For our light and momentary troubles are achieving for us an eternal glory that far outweighs them all. So we fix our eyes not on what is seen, but on what is unseen, since what is seen is temporary, but what is unseen is eternal.
— 2 CORINTHIANS 4:17–18
A former pastor of mine, when facing surgery, made this telling remark: “You can call it major surgery or minor, but if it’s on me, it’s major!” While we chuckle at this, there is quite a bit of truth here. Things feel quite different when they are happening to us.
The interesting thing is that the Apostle Paul says exactly the opposite when recounting his trials. Paul lists various trials and persecutions and then has the audacity to refer to them as “light and momentary troubles.” The word light in the Greek actually means that it is “easy to bear.” The word momentary means “for the moment.” Paul is saying that the problems we think are major, in the eternal scheme of things, are actually minor.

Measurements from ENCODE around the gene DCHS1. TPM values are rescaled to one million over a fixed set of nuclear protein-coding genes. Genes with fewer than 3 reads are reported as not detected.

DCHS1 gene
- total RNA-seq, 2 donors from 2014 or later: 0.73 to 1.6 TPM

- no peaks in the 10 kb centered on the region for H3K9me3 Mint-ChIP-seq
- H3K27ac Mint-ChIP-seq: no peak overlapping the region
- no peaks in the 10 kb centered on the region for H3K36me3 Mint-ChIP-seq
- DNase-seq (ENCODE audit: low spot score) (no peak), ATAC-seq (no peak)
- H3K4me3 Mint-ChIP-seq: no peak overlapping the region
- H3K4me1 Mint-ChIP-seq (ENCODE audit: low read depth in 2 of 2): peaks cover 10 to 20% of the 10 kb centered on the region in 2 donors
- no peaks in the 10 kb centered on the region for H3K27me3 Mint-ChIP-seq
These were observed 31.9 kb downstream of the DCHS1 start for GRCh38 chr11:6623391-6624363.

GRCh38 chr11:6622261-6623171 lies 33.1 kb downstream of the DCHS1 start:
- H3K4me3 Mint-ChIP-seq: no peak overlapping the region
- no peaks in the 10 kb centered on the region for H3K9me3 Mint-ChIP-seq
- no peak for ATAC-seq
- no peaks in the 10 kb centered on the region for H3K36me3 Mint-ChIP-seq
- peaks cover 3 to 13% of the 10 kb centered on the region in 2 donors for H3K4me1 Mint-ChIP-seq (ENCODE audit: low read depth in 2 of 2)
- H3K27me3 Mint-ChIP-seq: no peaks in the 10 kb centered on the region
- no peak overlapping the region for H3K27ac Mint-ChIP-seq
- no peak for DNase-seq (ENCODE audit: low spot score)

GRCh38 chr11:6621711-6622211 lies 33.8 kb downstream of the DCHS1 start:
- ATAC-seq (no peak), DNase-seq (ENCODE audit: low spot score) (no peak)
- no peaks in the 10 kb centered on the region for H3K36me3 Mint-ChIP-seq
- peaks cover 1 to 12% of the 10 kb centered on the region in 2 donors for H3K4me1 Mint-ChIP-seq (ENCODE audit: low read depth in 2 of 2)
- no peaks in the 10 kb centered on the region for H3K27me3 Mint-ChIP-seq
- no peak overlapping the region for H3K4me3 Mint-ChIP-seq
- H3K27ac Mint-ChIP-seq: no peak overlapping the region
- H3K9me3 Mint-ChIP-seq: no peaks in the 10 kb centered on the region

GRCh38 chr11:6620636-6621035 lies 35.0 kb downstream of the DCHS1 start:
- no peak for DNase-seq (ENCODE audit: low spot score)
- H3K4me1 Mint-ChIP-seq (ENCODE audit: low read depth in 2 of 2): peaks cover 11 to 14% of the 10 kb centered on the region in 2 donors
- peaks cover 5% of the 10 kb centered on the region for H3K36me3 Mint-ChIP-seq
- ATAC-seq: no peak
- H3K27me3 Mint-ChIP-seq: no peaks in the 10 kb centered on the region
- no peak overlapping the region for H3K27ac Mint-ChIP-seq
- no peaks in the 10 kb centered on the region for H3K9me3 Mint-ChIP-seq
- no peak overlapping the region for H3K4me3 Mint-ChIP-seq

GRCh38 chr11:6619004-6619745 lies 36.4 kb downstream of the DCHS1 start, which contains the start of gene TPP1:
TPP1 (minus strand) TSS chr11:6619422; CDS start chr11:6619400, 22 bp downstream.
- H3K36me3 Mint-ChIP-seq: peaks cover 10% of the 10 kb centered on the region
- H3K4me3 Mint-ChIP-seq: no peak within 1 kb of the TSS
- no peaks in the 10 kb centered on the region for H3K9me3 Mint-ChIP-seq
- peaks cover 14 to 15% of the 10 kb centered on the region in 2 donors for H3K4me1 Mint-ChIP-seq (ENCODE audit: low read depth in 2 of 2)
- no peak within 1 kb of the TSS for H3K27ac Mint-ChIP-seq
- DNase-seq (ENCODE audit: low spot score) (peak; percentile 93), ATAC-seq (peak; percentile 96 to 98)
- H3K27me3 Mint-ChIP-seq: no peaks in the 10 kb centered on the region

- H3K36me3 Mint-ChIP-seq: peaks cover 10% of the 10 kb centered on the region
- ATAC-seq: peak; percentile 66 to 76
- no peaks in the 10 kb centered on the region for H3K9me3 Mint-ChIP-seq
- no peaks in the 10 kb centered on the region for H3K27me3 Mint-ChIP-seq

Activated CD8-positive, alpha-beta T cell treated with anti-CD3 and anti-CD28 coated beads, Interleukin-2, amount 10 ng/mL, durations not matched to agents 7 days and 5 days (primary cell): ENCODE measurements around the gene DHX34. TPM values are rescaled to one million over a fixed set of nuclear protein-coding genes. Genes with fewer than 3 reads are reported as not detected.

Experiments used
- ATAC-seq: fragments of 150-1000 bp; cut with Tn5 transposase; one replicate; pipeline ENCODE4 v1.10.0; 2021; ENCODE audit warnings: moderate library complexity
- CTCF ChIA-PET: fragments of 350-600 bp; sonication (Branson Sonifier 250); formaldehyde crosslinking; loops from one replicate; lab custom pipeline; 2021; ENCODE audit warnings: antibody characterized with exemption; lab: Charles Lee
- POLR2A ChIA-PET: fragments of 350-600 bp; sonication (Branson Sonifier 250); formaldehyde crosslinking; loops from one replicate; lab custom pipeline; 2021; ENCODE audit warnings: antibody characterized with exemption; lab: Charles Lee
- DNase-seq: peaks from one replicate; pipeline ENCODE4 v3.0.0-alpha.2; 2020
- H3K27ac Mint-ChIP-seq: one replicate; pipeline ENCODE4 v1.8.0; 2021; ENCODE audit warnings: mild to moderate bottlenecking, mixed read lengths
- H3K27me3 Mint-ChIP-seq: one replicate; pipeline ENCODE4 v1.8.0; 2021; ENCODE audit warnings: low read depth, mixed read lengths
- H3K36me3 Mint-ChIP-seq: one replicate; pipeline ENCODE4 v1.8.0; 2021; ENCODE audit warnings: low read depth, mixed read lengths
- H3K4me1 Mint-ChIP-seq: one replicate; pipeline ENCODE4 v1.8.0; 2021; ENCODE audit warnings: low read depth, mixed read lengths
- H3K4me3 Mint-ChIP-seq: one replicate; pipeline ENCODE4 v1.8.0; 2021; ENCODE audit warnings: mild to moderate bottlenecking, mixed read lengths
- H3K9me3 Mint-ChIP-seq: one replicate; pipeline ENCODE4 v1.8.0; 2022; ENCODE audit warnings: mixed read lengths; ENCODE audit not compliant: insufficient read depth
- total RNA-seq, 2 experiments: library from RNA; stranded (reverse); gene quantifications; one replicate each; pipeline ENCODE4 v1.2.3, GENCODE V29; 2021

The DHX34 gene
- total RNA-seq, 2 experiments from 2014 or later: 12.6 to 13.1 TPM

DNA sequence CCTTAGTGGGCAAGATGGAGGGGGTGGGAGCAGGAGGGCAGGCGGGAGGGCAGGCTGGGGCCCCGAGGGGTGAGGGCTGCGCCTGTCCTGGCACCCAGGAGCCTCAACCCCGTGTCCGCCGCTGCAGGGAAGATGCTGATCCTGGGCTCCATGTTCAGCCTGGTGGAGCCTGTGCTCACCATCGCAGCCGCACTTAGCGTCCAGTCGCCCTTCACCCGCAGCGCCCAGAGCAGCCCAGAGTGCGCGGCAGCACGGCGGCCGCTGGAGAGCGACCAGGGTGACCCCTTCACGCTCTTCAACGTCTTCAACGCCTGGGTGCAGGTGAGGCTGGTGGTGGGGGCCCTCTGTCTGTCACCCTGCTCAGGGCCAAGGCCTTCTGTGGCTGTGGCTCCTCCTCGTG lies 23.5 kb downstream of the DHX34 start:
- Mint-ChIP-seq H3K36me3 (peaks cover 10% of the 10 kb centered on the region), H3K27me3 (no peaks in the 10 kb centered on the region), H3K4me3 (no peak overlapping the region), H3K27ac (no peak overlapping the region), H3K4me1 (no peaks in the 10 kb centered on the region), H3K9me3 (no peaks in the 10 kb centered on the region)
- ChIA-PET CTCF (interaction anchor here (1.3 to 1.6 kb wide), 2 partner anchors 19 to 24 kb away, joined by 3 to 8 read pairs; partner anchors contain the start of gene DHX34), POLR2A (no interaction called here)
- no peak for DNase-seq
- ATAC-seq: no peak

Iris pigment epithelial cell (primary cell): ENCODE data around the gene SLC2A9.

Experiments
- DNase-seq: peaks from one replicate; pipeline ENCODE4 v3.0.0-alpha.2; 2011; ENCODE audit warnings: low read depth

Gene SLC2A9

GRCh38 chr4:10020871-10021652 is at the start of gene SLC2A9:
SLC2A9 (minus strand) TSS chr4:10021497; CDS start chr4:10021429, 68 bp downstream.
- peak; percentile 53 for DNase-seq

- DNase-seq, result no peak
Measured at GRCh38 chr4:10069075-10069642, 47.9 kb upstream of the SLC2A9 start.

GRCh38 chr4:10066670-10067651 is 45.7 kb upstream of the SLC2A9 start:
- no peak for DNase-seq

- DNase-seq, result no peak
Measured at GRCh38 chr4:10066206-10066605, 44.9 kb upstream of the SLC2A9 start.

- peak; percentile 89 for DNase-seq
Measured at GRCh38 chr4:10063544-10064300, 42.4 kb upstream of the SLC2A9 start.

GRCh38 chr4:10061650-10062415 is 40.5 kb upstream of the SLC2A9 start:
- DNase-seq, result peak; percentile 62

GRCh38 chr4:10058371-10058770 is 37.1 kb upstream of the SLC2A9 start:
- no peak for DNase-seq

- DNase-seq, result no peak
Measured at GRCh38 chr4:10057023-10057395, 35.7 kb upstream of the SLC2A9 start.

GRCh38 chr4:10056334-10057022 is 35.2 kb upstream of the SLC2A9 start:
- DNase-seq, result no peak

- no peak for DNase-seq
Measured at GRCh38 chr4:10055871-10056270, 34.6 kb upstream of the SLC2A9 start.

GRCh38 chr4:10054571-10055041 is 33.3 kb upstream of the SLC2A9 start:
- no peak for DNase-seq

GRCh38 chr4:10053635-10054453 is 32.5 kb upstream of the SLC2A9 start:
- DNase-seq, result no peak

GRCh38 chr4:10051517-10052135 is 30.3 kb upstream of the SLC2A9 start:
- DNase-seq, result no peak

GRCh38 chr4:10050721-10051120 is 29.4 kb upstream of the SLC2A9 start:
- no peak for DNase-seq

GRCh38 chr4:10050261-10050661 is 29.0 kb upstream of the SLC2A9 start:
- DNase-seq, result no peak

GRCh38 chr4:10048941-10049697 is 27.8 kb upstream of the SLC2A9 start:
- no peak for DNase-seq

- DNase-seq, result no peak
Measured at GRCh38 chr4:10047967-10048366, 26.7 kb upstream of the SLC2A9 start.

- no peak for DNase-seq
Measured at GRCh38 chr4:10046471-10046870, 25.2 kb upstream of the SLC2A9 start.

How can this be? Our problems are minor in comparison to the major impact they are having in the eternal realm. Each trial that you and I face, as we keep putting our trust in the Lord, is actually an investment into a currency that does not depreciate: “eternal weight of glory.”
While the pain on this end feels insurmountable and even causes us to question our faith, that very struggle is planting seeds of glory in an eternal Kingdom. While our natural inclination is to focus on how major it is, shifting our perspective lessens the pain and helps us rise above it. When suffering enters our lives, the question we really want answered is, “Why? Was it for nothing?” Paul is saying here that through eternal lenses, there is no such thing as a wasted trial. They are all achieving an eternal weight of glory.
1. Is there a major trial I am facing right now? Instead of rehearsing the “why” question or the “when will it end” question, ask the Spirit of God show you how he might be using this to benefit you eternally.
2. When standing with another in their struggle, ask the Lord to allow them to see what he is up to. Don’t tell them that their trial is “light and momentary,” but ask God to lend them his wide-angle lenses.
Kathy Klassen was raised in Ethiopia as a daughter of missionaries. She now serves at First Alliance Church in Scarborough, ON and ministers to people in the Spirit’s power to encourage an abundant life in Jesus.
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